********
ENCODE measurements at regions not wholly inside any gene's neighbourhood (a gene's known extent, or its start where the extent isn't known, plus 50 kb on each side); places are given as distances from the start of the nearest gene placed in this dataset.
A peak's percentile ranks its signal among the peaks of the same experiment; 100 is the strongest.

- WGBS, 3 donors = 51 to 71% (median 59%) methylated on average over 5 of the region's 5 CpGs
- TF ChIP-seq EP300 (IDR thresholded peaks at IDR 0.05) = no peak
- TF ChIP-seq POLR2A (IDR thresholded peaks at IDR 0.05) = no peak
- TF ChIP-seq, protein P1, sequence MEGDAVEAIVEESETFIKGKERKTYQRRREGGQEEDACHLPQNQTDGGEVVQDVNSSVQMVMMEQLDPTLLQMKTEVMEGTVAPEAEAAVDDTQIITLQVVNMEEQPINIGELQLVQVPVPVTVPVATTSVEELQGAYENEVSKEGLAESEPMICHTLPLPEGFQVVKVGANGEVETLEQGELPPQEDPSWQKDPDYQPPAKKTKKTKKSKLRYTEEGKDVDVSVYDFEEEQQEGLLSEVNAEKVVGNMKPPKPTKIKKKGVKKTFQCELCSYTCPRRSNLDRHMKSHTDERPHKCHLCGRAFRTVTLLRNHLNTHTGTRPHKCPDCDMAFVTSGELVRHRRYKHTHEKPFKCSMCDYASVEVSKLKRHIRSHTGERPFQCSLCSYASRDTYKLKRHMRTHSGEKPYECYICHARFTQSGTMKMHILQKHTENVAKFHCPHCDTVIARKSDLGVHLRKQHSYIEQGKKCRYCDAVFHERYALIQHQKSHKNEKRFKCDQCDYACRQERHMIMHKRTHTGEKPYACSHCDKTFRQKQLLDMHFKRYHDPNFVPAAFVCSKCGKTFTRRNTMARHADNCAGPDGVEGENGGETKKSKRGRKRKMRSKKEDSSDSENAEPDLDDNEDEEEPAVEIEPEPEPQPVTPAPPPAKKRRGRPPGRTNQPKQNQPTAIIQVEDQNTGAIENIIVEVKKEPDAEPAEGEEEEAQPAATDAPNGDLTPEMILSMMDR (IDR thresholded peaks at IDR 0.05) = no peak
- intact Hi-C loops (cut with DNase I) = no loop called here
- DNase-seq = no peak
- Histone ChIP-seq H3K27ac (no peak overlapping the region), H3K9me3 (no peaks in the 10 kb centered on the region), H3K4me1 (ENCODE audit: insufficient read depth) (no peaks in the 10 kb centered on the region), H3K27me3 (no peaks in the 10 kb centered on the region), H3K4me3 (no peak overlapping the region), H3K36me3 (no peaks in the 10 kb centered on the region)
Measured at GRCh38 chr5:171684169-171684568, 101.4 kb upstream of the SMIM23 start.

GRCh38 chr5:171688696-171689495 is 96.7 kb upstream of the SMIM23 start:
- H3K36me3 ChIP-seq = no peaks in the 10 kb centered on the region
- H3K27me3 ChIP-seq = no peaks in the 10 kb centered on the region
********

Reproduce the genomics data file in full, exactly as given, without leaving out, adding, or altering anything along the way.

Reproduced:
ENCODE measurements at regions not wholly inside any gene's neighbourhood (a gene's known extent, or its start where the extent isn't known, plus 50 kb on each side); places are given as distances from the start of the nearest gene placed in this dataset.
A peak's percentile ranks its signal among the peaks of the same experiment; 100 is the strongest.

- WGBS, 3 donors = 51 to 71% (median 59%) methylated on average over 5 of the region's 5 CpGs
- TF ChIP-seq EP300 (IDR thresholded peaks at IDR 0.05) = no peak
- TF ChIP-seq POLR2A (IDR thresholded peaks at IDR 0.05) = no peak
- TF ChIP-seq, protein P1, sequence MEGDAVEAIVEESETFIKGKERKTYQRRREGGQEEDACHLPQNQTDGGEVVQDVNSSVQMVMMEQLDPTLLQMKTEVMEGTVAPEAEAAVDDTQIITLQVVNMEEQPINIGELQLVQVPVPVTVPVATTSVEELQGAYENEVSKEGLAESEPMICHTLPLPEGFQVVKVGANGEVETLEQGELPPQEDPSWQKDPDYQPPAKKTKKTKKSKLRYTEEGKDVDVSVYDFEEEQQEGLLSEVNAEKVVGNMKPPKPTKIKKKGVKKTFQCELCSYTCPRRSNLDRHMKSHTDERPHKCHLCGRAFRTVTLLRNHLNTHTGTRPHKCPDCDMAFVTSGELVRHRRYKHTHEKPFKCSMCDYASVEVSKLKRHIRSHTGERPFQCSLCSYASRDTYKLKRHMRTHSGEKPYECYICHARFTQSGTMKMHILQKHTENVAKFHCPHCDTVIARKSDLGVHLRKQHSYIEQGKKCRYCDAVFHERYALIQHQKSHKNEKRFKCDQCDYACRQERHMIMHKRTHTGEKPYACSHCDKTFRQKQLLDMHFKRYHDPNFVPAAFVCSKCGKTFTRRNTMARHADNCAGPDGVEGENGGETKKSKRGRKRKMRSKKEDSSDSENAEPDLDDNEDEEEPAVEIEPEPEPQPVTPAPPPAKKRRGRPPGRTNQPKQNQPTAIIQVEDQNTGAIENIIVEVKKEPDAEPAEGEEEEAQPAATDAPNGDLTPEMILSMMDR (IDR thresholded peaks at IDR 0.05) = no peak
- intact Hi-C loops (cut with DNase I) = no loop called here
- DNase-seq = no peak
- Histone ChIP-seq H3K27ac (no peak overlapping the region), H3K9me3 (no peaks in the 10 kb centered on the region), H3K4me1 (ENCODE audit: insufficient read depth) (no peaks in the 10 kb centered on the region), H3K27me3 (no peaks in the 10 kb centered on the region), H3K4me3 (no peak overlapping the region), H3K36me3 (no peaks in the 10 kb centered on the region)
Measured at GRCh38 chr5:171684169-171684568, 101.4 kb upstream of the SMIM23 start.

GRCh38 chr5:171688696-171689495 is 96.7 kb upstream of the SMIM23 start:
- H3K36me3 ChIP-seq = no peaks in the 10 kb centered on the region
- H3K27me3 ChIP-seq = no peaks in the 10 kb centered on the region